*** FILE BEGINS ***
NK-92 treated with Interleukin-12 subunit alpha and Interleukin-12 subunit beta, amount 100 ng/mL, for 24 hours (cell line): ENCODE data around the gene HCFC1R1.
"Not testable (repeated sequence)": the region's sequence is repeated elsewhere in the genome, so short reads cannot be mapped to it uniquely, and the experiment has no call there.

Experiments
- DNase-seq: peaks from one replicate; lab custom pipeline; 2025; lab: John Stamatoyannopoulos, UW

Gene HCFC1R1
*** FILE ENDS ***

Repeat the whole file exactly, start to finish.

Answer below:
NK-92 treated with Interleukin-12 subunit alpha and Interleukin-12 subunit beta, amount 100 ng/mL, for 24 hours (cell line): ENCODE data around the gene HCFC1R1.
"Not testable (repeated sequence)": the region's sequence is repeated elsewhere in the genome, so short reads cannot be mapped to it uniquely, and the experiment has no call there.

Experiments
- DNase-seq: peaks from one replicate; lab custom pipeline; 2025; lab: John Stamatoyannopoulos, UW

Gene HCFC1R1